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The revised international technical guidance on sexuality education - a powerful tool at an important crossroads for sexuality education

  • 1,
  • 2Email author,
  • 1,
  • 1 and
  • 2
Contributed equally
Reproductive Health201815:185

https://doi.org/10.1186/s12978-018-0629-x

  • Received: 17 September 2018
  • Accepted: 15 October 2018
  • Published:
Open Peer Review reports

Abstract

In January 2018, UNESCO, together with UNAIDS, UNFPA, UNICEF, UN Women, and the WHO, completed the substantial technical and political process of updating the International Technical Guidance on Sexuality Education, thereby unifying a UN position on rationale, evidence, and guidance on designing and delivering comprehensive sexuality education (CSE). The revised Guidance builds on the original Guidance, with improvements and updates based on new evidence and good practice documented from across the globe. User-surveys and structured consultations with representatives from a wide range of fields and interest-groups informed and guided the revision process. The revised Guidance presents one, commonly agreed definition of CSE; enhances and expands its key concepts, topics and learning objectives; places a strengthened focus on gender and human rights; provides guidance on building support and planning the implementation of CSE programmes; and reflects the contribution of CSE to the realization of multiple Sustainable Development Goals (SDGs). With its unified voice, progressive position, and attention to key implementation challenges, the revised Guidance is a responsive, timely, and critically needed tool to advance towards a tipping point for the large-scale application of quality CSE.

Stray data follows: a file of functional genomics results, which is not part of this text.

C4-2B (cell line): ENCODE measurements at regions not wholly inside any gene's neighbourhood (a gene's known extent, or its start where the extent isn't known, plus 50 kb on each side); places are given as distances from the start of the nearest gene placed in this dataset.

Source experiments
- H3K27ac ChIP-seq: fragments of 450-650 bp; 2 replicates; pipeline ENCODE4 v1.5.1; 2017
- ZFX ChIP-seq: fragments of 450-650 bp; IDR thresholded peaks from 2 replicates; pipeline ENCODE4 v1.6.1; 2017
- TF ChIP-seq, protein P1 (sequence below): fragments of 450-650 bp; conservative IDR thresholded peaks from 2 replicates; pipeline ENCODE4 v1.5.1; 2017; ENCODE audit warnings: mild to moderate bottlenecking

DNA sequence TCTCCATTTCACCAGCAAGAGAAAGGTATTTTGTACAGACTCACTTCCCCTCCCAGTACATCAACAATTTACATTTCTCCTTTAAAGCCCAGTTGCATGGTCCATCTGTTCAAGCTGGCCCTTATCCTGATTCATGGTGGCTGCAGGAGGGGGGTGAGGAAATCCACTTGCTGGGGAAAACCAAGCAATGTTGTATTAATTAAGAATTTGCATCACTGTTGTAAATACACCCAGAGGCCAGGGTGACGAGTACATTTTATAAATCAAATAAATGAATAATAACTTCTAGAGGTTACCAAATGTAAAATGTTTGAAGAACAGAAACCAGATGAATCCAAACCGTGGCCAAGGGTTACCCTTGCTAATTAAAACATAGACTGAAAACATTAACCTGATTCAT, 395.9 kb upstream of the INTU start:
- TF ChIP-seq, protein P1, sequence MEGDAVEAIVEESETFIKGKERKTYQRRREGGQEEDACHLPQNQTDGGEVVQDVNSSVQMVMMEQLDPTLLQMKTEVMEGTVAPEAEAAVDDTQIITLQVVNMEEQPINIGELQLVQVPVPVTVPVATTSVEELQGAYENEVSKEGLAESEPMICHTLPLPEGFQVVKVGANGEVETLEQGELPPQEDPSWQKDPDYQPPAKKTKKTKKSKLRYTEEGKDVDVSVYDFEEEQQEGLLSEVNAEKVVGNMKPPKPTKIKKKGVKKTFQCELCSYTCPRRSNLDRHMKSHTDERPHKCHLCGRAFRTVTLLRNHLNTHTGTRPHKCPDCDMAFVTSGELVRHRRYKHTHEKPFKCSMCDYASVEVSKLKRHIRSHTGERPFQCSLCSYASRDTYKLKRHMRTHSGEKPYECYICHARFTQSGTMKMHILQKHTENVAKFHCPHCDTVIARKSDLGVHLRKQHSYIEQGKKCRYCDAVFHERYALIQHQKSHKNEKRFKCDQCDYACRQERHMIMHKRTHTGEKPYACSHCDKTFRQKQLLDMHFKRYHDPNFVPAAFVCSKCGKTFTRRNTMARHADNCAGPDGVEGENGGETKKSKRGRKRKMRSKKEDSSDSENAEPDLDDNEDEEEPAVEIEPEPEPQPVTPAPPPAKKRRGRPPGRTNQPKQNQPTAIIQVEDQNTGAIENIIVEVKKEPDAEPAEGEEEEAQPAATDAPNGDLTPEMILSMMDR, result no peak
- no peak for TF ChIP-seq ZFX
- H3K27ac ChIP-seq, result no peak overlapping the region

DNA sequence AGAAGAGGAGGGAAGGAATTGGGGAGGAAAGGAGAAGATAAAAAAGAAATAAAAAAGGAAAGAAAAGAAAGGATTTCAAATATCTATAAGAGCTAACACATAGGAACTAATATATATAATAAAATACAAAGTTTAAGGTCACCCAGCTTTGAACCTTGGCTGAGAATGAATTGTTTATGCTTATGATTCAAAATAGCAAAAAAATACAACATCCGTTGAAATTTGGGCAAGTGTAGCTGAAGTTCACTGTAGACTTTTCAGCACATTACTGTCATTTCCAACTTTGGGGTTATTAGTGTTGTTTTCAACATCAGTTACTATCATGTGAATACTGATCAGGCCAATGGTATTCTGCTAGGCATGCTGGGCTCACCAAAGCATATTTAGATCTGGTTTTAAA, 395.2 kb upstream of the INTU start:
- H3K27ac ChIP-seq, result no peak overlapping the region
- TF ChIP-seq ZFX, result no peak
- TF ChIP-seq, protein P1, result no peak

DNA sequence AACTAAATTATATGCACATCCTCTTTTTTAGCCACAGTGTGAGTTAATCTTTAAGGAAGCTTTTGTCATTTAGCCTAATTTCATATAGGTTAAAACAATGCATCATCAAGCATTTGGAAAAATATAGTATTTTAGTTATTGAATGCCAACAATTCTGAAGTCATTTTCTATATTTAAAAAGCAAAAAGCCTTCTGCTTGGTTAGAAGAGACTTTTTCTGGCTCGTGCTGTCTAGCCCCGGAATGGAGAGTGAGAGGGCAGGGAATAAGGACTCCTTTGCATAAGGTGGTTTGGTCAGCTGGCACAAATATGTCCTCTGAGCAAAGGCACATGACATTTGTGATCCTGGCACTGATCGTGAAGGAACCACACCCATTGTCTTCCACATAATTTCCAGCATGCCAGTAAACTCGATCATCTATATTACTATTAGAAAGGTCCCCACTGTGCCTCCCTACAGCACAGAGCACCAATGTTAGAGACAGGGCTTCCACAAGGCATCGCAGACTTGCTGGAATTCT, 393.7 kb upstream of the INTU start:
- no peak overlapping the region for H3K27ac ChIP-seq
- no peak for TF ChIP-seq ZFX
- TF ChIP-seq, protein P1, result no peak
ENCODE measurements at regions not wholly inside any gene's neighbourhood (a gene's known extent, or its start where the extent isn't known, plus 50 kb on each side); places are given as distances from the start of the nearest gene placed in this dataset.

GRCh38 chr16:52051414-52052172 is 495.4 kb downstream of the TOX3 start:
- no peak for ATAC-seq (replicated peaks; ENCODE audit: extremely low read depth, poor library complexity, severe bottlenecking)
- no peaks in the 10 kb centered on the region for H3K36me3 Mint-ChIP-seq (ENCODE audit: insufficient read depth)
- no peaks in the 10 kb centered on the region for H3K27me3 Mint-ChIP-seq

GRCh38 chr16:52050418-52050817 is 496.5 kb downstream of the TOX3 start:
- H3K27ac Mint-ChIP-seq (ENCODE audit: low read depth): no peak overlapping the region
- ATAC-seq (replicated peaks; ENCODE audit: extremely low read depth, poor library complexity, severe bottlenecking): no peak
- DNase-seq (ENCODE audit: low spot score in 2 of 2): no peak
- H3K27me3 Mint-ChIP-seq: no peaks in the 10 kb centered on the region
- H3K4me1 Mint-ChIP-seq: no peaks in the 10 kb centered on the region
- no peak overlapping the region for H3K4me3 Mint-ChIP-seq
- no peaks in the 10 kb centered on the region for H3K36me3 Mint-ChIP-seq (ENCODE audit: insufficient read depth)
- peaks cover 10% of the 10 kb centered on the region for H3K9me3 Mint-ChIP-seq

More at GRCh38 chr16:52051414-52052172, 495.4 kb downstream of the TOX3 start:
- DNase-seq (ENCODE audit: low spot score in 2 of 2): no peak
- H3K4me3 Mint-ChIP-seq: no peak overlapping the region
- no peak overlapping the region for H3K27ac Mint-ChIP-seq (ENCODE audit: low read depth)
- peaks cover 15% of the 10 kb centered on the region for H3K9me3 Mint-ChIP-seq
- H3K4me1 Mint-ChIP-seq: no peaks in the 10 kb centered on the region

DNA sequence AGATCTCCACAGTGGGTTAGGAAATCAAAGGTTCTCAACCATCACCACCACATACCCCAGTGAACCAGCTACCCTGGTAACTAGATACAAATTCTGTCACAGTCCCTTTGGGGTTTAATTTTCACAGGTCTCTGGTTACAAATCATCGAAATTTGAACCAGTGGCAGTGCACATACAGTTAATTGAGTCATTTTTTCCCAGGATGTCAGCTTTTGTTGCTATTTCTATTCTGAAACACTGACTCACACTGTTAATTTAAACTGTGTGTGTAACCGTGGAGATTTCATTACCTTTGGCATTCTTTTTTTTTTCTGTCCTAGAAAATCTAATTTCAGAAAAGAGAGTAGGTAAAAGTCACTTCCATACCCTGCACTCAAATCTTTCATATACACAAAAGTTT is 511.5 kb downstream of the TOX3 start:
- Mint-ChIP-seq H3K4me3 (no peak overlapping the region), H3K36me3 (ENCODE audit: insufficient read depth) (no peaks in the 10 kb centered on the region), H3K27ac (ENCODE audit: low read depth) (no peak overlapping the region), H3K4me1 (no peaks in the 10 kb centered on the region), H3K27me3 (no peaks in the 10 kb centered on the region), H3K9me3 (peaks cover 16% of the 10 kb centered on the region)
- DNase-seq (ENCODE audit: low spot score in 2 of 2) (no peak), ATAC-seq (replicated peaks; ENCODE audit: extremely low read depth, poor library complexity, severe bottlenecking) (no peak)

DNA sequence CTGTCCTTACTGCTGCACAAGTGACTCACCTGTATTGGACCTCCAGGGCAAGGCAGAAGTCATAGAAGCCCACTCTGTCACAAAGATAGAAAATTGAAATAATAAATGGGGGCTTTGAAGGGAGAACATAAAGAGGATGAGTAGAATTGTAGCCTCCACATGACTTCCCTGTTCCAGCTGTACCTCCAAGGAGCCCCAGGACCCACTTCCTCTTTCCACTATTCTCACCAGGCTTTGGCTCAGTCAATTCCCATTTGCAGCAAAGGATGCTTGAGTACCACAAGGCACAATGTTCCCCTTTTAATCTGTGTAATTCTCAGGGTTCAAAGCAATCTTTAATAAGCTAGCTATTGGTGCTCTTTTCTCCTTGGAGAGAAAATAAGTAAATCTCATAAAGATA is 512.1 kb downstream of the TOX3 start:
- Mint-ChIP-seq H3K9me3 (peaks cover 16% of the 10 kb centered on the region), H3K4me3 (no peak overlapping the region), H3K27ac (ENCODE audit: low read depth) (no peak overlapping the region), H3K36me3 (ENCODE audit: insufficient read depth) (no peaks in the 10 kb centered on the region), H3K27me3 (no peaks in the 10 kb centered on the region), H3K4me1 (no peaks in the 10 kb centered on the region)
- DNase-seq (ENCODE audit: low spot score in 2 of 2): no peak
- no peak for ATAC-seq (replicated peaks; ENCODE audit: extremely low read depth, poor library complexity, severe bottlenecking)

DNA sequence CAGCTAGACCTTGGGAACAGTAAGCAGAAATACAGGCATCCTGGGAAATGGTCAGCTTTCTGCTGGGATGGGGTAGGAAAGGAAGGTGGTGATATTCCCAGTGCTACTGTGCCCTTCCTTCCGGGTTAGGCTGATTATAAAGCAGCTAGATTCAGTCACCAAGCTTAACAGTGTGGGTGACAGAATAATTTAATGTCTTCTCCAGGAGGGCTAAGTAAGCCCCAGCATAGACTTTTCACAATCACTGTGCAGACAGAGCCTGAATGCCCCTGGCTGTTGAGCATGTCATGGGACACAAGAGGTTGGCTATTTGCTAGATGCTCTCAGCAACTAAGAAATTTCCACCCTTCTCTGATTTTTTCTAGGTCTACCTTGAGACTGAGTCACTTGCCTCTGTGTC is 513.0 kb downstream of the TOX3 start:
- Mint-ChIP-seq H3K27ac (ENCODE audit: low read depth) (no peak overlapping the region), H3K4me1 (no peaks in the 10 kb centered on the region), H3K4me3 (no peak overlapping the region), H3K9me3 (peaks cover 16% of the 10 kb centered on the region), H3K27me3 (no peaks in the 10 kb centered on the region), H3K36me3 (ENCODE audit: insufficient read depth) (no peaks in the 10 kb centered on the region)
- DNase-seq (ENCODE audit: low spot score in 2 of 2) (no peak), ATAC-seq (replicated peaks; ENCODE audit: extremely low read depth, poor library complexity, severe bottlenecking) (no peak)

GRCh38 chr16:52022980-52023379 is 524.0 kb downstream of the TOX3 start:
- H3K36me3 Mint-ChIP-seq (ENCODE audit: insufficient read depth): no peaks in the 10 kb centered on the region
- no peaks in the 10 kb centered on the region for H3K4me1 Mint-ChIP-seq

Keywords

  • Comprehensive sexuality education
  • Adolescents
  • Sexual and reproductive health

In January 2018, UNESCO, together with UNAIDS, UNFPA, UNICEF, UN Women, and the WHO completed the substantial technical and political process of updating the International Technical Guidance on Sexuality Education, thereby unifying a UN position on rationale, evidence, and guidance on designing and delivering comprehensive sexuality education (CSE) [1]. This achievement has resounding implications for the advancement of global development agendas and for the health and well-being of adolescents around the world.

Why was the Guidance updated?

Since the original Guidance was published in 2009, the field of CSE has evolved rapidly in light of evidence from research and lessons learnt from the implementation of sexuality education programmes across diverse educational settings [2].